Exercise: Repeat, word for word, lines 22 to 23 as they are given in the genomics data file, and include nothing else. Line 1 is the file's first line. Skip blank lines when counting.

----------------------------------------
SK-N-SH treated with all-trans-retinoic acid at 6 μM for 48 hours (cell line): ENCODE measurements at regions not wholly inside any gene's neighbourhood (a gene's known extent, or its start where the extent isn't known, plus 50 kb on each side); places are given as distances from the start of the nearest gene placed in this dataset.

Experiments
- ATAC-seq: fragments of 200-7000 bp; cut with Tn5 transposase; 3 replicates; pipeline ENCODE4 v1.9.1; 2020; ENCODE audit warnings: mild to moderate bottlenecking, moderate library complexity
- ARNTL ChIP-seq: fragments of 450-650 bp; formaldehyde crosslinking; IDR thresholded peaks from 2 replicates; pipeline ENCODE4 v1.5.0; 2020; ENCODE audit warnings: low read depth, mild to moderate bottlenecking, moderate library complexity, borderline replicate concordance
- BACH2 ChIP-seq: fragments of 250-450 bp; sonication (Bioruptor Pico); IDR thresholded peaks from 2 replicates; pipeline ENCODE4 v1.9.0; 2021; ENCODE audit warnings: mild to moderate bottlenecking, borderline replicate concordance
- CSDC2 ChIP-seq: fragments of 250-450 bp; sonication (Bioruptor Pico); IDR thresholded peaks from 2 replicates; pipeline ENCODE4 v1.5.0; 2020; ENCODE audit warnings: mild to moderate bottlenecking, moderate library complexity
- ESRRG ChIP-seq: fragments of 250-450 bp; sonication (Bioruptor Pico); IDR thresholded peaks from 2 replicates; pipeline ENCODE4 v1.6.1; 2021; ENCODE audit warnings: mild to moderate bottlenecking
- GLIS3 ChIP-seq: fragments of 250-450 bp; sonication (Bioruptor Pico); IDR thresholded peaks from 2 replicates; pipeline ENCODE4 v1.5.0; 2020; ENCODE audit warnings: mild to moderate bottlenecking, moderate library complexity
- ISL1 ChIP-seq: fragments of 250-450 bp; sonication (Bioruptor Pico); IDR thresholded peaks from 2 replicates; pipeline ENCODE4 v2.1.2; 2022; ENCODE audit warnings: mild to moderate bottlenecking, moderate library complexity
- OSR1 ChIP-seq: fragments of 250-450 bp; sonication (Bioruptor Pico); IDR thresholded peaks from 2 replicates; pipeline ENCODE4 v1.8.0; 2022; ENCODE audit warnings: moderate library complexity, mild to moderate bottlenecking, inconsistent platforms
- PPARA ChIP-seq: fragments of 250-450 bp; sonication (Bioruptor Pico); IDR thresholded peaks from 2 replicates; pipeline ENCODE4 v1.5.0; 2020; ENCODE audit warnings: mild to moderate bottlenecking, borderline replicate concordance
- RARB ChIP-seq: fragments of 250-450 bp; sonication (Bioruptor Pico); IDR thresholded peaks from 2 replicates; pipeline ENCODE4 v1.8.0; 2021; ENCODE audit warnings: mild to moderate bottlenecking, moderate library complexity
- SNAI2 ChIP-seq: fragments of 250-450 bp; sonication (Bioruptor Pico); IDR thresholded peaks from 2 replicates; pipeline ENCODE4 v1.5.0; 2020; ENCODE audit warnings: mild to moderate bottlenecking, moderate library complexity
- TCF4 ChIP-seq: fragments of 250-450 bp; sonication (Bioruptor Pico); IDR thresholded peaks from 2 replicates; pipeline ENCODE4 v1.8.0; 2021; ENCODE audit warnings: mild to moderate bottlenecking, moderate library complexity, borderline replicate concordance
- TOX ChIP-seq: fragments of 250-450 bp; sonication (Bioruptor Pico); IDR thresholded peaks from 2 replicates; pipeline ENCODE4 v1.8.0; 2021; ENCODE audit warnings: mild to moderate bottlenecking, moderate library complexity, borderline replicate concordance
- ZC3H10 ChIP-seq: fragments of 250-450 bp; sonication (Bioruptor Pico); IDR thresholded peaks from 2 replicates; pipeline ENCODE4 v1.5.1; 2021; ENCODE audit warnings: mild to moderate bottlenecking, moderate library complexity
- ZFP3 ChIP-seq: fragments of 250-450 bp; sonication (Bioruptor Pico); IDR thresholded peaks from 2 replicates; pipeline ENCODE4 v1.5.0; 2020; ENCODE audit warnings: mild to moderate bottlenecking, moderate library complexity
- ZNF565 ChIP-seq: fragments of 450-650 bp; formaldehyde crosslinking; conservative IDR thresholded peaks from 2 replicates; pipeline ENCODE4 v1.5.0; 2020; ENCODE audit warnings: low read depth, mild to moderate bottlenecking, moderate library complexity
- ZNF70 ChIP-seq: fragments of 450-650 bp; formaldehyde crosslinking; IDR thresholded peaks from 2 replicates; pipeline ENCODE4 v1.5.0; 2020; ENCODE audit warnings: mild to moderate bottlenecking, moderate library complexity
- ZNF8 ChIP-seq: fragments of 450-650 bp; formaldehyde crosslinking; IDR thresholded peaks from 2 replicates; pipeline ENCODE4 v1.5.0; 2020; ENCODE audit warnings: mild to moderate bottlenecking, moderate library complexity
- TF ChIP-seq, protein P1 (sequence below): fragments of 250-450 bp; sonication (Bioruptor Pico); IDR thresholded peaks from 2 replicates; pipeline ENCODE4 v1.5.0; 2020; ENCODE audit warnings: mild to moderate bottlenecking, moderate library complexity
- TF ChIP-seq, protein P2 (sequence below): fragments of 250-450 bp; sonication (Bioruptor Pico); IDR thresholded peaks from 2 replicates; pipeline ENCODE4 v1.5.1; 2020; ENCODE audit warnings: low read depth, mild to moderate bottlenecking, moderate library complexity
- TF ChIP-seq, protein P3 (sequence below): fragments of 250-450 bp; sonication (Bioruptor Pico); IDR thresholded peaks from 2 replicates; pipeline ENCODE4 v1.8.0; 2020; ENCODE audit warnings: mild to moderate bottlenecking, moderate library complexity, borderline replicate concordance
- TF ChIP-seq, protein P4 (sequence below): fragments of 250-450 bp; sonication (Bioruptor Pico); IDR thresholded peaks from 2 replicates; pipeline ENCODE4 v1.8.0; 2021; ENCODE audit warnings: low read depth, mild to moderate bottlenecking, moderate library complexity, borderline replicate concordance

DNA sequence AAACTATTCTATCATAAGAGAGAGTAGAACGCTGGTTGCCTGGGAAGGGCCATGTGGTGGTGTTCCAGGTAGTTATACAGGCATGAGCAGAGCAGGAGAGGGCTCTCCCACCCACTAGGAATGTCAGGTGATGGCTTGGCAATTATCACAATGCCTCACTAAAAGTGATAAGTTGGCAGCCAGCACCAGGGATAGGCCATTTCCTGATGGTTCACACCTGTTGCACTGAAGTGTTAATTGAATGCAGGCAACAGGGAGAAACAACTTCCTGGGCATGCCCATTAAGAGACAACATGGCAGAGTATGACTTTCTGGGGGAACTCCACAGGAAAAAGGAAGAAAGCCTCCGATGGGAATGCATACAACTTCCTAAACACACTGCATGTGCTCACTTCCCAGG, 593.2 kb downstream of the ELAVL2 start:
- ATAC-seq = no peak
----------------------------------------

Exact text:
- TF ChIP-seq, protein P2 (sequence below): fragments of 250-450 bp; sonication (Bioruptor Pico); IDR thresholded peaks from 2 replicates; pipeline ENCODE4 v1.5.1; 2020; ENCODE audit warnings: low read depth, mild to moderate bottlenecking, moderate library complexity
- TF ChIP-seq, protein P3 (sequence below): fragments of 250-450 bp; sonication (Bioruptor Pico); IDR thresholded peaks from 2 replicates; pipeline ENCODE4 v1.8.0; 2020; ENCODE audit warnings: mild to moderate bottlenecking, moderate library complexity, borderline replicate concordance